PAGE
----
Suzuki is truly a brand apart in the automotive world, combining a keen sense of rationality and original services that very few offer. If not at all for this fake SUV with real station wagon air, almost bypassing the penalty with a light hybridization of 48 V, while offering four-wheel drive at a still accessible price. Extensively revamped after nine years in service, the S-Cross is hugely popular in the mountains and, we predict, will remain so.
The weight of the years required a facelift, and this one, ambitious, went around the body to change the appearances, in particular the grille, more virile, surmounted by a more horizontal and masculine bonnet. What’s familiar with the precariousness of the Vitara? Maybe not, because it retains a more adventurous side while the S-Cross develops the practicality of a station wagon. The tailgate, with its projecting strip of lights and its contrasting lower extractor, attempts to blur the massive rear.
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It opens with a slightly flashy feel onto a generous trunk (430 l), the floor of which is positioned at two levels. The bench seat folds down into two unequal parts and allows the seatbacks to be tilted for the comfort of passengers, seated offshore. The vast glass surfaces, which have become unusual on modern cars, are enhanced on this top-of-the-range Privilege version by a glazed sunroof with blackout curtain to brighten up the dedicated charcoal black upholstery.
The dashboard has an air of deja vu, but is now enriched with a 9-inch HD multimedia screen (7 at entry level) while the steering wheel is adorned with many functions previously remote. In the Privilege mid-range, the air conditioning becomes automatic, as does the switching on of the headlights and windscreen wipers, and the front seats are heated. Cruise control is adaptive to the speed of the vehicle in front and there is automatic emergency braking with pedestrian detection. For geeks, they can play on Android Auto or Apple Car Play with more serenity. Above, with the high-end Style, you can even play with a 360-degree camera, useful off-road.
On the technical side, the central console accommodates, behind the mechanical or automatic gear lever, the control of the All Terrain system so sought after in the region as soon as the altitude gets involved. Here, the system basically drives only the front wheels and engages, depending on the information received from the sensors, the rear wheels. This gives you the best possible traction when it’s needed and the economy of two-wheel drive when it’s not.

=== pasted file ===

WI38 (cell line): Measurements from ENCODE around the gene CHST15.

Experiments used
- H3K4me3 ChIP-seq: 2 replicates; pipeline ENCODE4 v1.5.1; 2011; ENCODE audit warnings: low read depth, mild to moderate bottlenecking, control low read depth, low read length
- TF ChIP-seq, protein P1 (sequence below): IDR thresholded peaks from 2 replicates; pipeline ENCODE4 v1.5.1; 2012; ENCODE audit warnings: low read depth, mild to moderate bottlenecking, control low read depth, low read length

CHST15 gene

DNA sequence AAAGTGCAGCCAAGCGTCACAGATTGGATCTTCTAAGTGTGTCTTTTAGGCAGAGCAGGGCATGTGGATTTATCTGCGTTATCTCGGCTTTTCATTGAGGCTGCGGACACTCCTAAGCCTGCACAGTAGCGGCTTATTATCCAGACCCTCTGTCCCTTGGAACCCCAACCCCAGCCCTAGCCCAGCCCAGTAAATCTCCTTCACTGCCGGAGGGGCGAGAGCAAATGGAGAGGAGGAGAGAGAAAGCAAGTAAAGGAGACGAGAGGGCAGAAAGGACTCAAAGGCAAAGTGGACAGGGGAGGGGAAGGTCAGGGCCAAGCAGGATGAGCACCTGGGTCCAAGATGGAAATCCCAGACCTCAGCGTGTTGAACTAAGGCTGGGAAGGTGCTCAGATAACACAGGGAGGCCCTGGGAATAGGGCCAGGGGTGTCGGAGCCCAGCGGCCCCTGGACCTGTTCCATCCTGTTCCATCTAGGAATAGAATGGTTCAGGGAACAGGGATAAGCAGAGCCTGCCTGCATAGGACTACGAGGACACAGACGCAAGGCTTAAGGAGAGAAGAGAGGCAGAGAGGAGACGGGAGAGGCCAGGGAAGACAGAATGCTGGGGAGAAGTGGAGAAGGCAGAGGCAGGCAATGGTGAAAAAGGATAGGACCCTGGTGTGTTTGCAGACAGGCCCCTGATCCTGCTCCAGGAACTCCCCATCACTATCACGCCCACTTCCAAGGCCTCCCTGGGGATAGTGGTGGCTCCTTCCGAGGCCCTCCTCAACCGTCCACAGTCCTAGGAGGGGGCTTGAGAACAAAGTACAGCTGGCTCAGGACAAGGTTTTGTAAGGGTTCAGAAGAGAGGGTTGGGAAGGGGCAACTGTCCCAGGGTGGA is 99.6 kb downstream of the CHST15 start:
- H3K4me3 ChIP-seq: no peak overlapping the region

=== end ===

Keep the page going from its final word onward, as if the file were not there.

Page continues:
The platform, combined with 48V light hybridization, keeps the Suzuki S-Cross light (from 1,195 kg) and contains its CO2 emissions from 119 g/km. As for the all-wheel drive version, it barely passes 1,300 kg empty, for emissions of 133 g/km.
To avoid the effects of the penalty, the 48 V micro-hybridization comes to give a boost, mainly at start-up. Incidentally, it makes it possible to lower official consumption and exposes the automatic version to a penalty of 280 euros. Our six-speed mechanical gearbox in the test is liable for 150 euros, negligible in relation to the 4×4 performance of the S-Cross.
The S-Cross will not upset the canons of fashion, in particular a reference in this field, the Peugeot 2008, to which it can be compared. But, the French does not have four-wheel drive, it is rather a Dacia Duster 4×4 that will have to be looked at, much cheaper but without the automatic transmission option. The mechanical version we have is more in the mountain target and claims lower consumption of its valiant 4-cylinder 129 hp. It may not seem like much, but the S-Cross has survived – by what miracle? – a light car and has thus preserved a good weight/power ratio and an agility unknown to current anvils.
On the other hand, the help of hybridization expected from idle speed is too long for our taste and we will play the clutch before it really expresses itself within the limit of its 10 kW and 53 Nm additional torque. Passed the first, the engine shows itself on the other reports in phase with the appropriate regimes to provide a pleasant driving side.
The AllGrip control allows you to select a Sport, Snow or Lock program to block the transmission of torque to the four wheels at 50-50, for example very useful in the mud. In the winter relief, the Suzuki is not afraid to go frolicking in the snow by doing much better than the SUVs of operetta. Set rather soft, the suspensions provide good comfort and are faithful as long as they are not abused. In town, the Stop
In the second half of the year, a plug-in hybrid version of the S-Cross, associated with the automatic gearbox and capable of temporarily running 100% electric, will support a truly updated offer.